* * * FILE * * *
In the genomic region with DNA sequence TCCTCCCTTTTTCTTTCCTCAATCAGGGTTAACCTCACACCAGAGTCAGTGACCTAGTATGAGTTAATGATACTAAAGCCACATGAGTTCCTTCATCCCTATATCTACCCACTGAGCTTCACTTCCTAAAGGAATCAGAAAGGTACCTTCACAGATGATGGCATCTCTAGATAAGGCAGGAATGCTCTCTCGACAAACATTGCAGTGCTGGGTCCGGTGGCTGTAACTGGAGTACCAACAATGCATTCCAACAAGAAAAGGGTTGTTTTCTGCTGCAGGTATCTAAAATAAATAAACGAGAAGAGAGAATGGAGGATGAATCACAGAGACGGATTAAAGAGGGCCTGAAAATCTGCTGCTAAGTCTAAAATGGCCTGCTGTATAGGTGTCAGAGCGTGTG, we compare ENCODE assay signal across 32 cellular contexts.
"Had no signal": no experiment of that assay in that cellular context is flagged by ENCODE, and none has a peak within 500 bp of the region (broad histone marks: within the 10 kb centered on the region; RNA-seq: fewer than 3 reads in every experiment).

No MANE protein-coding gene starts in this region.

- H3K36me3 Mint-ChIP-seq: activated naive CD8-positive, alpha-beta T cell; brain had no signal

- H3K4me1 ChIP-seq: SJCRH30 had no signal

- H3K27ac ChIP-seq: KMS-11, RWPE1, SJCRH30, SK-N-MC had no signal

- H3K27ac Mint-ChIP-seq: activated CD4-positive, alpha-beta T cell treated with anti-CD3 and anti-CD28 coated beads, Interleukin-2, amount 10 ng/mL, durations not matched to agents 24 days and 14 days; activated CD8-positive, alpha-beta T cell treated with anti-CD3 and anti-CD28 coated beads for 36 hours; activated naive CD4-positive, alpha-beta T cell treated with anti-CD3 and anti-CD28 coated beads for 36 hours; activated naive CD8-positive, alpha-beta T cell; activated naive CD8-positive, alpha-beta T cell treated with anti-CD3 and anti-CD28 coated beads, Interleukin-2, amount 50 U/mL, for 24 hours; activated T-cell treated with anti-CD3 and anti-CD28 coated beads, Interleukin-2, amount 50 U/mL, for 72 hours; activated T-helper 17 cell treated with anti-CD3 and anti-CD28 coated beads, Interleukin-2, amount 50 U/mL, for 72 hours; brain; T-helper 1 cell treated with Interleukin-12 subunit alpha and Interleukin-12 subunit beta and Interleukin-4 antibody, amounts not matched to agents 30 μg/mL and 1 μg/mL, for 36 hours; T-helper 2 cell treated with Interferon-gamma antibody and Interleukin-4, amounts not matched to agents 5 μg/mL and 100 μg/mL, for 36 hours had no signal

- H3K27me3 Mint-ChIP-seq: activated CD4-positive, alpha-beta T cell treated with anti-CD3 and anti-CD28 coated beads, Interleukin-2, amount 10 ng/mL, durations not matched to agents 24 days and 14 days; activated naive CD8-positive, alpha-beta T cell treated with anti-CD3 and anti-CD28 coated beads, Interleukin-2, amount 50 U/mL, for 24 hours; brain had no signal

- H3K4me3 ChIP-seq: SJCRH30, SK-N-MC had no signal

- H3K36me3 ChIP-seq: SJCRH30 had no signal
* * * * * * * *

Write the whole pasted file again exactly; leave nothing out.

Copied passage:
In the genomic region with DNA sequence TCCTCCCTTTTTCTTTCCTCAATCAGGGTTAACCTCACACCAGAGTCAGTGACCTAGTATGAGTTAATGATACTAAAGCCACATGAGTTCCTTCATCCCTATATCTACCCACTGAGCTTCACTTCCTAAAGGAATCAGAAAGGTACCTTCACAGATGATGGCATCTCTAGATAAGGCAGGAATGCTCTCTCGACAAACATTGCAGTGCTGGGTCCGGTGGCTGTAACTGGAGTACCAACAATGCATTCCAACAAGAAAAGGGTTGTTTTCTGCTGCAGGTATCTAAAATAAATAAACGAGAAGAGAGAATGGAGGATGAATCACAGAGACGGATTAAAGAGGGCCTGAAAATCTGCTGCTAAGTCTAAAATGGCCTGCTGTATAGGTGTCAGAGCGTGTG, we compare ENCODE assay signal across 32 cellular contexts.
"Had no signal": no experiment of that assay in that cellular context is flagged by ENCODE, and none has a peak within 500 bp of the region (broad histone marks: within the 10 kb centered on the region; RNA-seq: fewer than 3 reads in every experiment).

No MANE protein-coding gene starts in this region.

- H3K36me3 Mint-ChIP-seq: activated naive CD8-positive, alpha-beta T cell; brain had no signal

- H3K4me1 ChIP-seq: SJCRH30 had no signal

- H3K27ac ChIP-seq: KMS-11, RWPE1, SJCRH30, SK-N-MC had no signal

- H3K27ac Mint-ChIP-seq: activated CD4-positive, alpha-beta T cell treated with anti-CD3 and anti-CD28 coated beads, Interleukin-2, amount 10 ng/mL, durations not matched to agents 24 days and 14 days; activated CD8-positive, alpha-beta T cell treated with anti-CD3 and anti-CD28 coated beads for 36 hours; activated naive CD4-positive, alpha-beta T cell treated with anti-CD3 and anti-CD28 coated beads for 36 hours; activated naive CD8-positive, alpha-beta T cell; activated naive CD8-positive, alpha-beta T cell treated with anti-CD3 and anti-CD28 coated beads, Interleukin-2, amount 50 U/mL, for 24 hours; activated T-cell treated with anti-CD3 and anti-CD28 coated beads, Interleukin-2, amount 50 U/mL, for 72 hours; activated T-helper 17 cell treated with anti-CD3 and anti-CD28 coated beads, Interleukin-2, amount 50 U/mL, for 72 hours; brain; T-helper 1 cell treated with Interleukin-12 subunit alpha and Interleukin-12 subunit beta and Interleukin-4 antibody, amounts not matched to agents 30 μg/mL and 1 μg/mL, for 36 hours; T-helper 2 cell treated with Interferon-gamma antibody and Interleukin-4, amounts not matched to agents 5 μg/mL and 100 μg/mL, for 36 hours had no signal

- H3K27me3 Mint-ChIP-seq: activated CD4-positive, alpha-beta T cell treated with anti-CD3 and anti-CD28 coated beads, Interleukin-2, amount 10 ng/mL, durations not matched to agents 24 days and 14 days; activated naive CD8-positive, alpha-beta T cell treated with anti-CD3 and anti-CD28 coated beads, Interleukin-2, amount 50 U/mL, for 24 hours; brain had no signal

- H3K4me3 ChIP-seq: SJCRH30, SK-N-MC had no signal

- H3K36me3 ChIP-seq: SJCRH30 had no signal